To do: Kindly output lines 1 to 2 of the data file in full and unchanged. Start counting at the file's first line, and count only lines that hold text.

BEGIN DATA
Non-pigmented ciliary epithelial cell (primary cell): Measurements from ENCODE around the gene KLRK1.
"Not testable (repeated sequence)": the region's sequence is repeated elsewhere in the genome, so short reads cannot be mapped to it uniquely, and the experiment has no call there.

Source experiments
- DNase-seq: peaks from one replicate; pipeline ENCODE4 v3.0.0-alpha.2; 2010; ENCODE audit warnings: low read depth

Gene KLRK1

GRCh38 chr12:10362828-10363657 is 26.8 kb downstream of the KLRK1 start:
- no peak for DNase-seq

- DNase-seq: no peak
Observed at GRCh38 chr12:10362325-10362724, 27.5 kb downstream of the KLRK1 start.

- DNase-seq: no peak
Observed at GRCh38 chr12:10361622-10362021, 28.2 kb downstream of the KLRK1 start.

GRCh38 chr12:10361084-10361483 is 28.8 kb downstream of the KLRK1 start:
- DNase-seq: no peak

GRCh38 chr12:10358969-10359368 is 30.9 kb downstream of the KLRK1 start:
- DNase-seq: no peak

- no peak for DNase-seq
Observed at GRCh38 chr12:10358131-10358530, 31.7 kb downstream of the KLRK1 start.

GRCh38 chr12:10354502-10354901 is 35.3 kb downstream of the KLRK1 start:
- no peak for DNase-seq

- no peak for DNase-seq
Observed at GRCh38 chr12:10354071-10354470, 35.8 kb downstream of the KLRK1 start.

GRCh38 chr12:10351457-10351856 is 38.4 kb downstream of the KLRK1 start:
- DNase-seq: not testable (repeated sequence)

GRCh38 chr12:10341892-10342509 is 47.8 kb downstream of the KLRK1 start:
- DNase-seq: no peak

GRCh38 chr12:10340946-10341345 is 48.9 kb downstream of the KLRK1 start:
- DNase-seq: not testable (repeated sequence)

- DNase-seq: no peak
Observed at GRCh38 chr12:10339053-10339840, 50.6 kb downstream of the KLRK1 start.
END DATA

Non-pigmented ciliary epithelial cell (primary cell): Measurements from ENCODE around the gene KLRK1.
"Not testable (repeated sequence)": the region's sequence is repeated elsewhere in the genome, so short reads cannot be mapped to it uniquely, and the experiment has no call there.